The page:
In some cases, international publishers may approach an Australian publisher to buy the rights, but this is rare, given our population is so much lower than the US or the UK, so our books sales generally reflect this. In non-fiction publishing, publishers may approach partner publishers if they have an un-published book that is good, but will not reach expected books sales if only published locally.

7. What’s one myth about publishing you’d like to debunk?

Most authors are not “overnight sensations”. Not even J.K. Rowling or E.L. James. (And using your initials won’t make you more successful…despite aforementioned example of J.K. Rowling and E.L. James).

8. What’s one truth about publishing people don’t know?

It’s rare to make a living solely as a “book author” in Australia. Many writers freelance non-fiction articles to magazines or work as freelance editors to supplement their income. Successful authors can also be full-time mums who write once their kids are in bed, business professionals who write on the train and retirees who have only just got around to writing that book!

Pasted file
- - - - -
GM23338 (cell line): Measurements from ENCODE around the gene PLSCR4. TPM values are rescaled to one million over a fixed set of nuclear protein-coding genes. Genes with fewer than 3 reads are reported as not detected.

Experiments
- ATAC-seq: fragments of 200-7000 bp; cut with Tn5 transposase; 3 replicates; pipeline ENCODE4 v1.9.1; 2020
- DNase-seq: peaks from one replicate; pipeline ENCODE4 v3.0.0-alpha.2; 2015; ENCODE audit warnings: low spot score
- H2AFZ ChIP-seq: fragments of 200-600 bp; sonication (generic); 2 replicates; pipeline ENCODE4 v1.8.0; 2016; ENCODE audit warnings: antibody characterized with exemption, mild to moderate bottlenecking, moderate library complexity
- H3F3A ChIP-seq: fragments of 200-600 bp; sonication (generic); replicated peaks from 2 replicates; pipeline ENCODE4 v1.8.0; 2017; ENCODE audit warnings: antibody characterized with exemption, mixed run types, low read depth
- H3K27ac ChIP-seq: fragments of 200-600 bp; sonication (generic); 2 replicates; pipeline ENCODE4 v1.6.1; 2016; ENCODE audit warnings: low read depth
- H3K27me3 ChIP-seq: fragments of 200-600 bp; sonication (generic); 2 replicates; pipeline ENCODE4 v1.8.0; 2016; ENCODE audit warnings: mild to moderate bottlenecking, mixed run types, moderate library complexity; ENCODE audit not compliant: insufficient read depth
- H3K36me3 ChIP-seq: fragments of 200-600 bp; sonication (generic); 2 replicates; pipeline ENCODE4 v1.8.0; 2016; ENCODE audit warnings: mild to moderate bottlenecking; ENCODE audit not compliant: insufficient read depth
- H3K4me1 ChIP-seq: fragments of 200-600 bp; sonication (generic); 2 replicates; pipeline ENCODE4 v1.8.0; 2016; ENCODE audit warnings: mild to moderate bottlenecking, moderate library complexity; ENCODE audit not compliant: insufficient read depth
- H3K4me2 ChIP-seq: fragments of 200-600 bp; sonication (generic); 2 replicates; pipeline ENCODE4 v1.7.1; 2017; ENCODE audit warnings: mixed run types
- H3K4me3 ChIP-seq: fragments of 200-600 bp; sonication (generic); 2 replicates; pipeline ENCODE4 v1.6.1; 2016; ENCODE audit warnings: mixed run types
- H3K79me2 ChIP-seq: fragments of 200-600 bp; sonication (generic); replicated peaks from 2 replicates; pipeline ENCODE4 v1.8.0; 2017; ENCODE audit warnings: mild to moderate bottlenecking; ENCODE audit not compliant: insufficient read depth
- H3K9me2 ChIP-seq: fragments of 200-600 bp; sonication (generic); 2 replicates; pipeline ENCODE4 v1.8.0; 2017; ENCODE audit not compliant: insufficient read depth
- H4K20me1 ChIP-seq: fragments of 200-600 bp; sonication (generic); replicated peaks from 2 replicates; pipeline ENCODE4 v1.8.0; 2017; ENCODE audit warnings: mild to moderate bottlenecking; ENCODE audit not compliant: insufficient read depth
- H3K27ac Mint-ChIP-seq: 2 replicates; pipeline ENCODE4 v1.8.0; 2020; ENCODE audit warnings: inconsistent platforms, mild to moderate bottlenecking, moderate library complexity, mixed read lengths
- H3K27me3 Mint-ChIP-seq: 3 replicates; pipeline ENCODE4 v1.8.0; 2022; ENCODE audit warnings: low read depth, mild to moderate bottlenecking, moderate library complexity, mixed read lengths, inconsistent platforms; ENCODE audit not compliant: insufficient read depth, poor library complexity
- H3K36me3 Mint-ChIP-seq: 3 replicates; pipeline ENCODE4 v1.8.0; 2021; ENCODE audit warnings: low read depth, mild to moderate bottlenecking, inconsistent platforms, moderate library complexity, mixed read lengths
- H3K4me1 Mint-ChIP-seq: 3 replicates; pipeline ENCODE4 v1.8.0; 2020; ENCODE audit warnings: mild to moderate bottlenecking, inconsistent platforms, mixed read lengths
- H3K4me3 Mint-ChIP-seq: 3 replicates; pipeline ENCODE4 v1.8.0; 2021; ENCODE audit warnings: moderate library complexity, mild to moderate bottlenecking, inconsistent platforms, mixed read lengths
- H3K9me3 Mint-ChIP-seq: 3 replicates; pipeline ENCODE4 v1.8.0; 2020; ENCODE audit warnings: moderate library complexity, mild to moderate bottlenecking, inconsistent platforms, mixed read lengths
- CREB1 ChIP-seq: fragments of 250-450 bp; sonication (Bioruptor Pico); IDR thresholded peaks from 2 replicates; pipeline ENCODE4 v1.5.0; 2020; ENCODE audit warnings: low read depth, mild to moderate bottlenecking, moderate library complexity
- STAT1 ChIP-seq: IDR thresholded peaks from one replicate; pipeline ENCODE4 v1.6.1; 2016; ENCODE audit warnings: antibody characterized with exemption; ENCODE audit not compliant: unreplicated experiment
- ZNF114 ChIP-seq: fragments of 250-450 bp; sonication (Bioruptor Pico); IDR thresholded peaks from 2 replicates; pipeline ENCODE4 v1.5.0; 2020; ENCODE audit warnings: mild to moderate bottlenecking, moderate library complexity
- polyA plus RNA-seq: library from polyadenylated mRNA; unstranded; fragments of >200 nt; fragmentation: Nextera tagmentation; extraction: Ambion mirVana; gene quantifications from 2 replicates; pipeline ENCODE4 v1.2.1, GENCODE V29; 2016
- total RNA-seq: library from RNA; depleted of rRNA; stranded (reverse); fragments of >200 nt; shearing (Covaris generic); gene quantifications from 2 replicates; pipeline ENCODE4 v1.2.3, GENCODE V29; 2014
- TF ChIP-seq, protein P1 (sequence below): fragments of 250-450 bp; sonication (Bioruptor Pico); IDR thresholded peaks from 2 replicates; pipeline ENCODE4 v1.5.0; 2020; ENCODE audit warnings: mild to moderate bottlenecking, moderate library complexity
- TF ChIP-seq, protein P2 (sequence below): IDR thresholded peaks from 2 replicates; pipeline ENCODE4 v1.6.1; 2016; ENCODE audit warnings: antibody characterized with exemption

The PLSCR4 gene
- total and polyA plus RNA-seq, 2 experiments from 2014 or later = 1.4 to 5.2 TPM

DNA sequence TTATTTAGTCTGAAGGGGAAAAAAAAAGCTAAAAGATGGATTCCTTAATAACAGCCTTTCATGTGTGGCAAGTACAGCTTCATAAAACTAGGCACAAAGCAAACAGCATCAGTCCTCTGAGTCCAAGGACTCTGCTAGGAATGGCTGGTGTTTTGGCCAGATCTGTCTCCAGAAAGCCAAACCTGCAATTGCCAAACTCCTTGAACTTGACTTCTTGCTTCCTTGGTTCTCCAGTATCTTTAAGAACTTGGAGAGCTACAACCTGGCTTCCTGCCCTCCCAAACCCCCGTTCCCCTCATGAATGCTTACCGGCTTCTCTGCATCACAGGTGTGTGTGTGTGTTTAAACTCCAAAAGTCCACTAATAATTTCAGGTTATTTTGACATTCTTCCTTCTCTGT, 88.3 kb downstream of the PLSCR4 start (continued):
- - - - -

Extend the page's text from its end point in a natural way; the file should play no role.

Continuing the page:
9. What’s the name of your biggest author-superstar at the moment?

For fiction, Hannah Kent (Burial Rites). Non-fiction is high on the best-sellers list this year with Sarah Wilson (I Quit Sugar) and Hugh Mackay (The Good Life) both incredibly successful this year (in fact, I actually bought 3 copies of Sarah’s book I liked it so much – yes, Publisher’s still buy books occasionally…).

10. In your opinion is the self-publishing revolution hurting the traditional publishing industry? Why/why not?

No, I personally encourage it as there is a place for both. There are a lot of good books that we can’t publish and avenues such as or Spunk Press ( are a great way of getting your work published. There are pros and cons to both types of publishing avenues.